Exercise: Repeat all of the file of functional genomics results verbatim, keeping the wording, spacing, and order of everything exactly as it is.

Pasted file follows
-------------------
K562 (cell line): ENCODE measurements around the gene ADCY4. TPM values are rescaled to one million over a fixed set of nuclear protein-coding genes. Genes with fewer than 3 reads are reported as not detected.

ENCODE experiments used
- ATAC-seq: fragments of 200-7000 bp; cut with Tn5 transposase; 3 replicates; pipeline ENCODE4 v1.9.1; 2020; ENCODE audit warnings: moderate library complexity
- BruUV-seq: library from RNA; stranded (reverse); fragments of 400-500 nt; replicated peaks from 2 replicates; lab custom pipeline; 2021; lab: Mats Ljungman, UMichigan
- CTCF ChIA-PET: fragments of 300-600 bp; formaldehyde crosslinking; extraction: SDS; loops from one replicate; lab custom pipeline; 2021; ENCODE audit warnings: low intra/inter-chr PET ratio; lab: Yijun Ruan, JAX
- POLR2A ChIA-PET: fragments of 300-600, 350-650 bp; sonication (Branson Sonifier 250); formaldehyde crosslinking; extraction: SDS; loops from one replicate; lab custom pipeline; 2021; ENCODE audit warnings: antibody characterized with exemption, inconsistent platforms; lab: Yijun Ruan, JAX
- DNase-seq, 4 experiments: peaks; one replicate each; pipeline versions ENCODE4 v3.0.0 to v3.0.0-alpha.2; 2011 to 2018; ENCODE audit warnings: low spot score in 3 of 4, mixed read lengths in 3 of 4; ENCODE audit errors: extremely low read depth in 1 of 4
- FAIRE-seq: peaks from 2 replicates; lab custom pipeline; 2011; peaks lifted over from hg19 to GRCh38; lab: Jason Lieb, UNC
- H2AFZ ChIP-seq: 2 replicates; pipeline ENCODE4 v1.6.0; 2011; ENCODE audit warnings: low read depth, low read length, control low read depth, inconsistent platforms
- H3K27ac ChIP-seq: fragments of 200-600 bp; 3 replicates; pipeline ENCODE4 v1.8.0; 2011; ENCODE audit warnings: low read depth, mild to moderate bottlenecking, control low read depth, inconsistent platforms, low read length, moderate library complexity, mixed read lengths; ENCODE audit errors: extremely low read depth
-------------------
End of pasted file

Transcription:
K562 (cell line): ENCODE measurements around the gene ADCY4. TPM values are rescaled to one million over a fixed set of nuclear protein-coding genes. Genes with fewer than 3 reads are reported as not detected.

ENCODE experiments used
- ATAC-seq: fragments of 200-7000 bp; cut with Tn5 transposase; 3 replicates; pipeline ENCODE4 v1.9.1; 2020; ENCODE audit warnings: moderate library complexity
- BruUV-seq: library from RNA; stranded (reverse); fragments of 400-500 nt; replicated peaks from 2 replicates; lab custom pipeline; 2021; lab: Mats Ljungman, UMichigan
- CTCF ChIA-PET: fragments of 300-600 bp; formaldehyde crosslinking; extraction: SDS; loops from one replicate; lab custom pipeline; 2021; ENCODE audit warnings: low intra/inter-chr PET ratio; lab: Yijun Ruan, JAX
- POLR2A ChIA-PET: fragments of 300-600, 350-650 bp; sonication (Branson Sonifier 250); formaldehyde crosslinking; extraction: SDS; loops from one replicate; lab custom pipeline; 2021; ENCODE audit warnings: antibody characterized with exemption, inconsistent platforms; lab: Yijun Ruan, JAX
- DNase-seq, 4 experiments: peaks; one replicate each; pipeline versions ENCODE4 v3.0.0 to v3.0.0-alpha.2; 2011 to 2018; ENCODE audit warnings: low spot score in 3 of 4, mixed read lengths in 3 of 4; ENCODE audit errors: extremely low read depth in 1 of 4
- FAIRE-seq: peaks from 2 replicates; lab custom pipeline; 2011; peaks lifted over from hg19 to GRCh38; lab: Jason Lieb, UNC
- H2AFZ ChIP-seq: 2 replicates; pipeline ENCODE4 v1.6.0; 2011; ENCODE audit warnings: low read depth, low read length, control low read depth, inconsistent platforms
- H3K27ac ChIP-seq: fragments of 200-600 bp; 3 replicates; pipeline ENCODE4 v1.8.0; 2011; ENCODE audit warnings: low read depth, mild to moderate bottlenecking, control low read depth, inconsistent platforms, low read length, moderate library complexity, mixed read lengths; ENCODE audit errors: extremely low read depth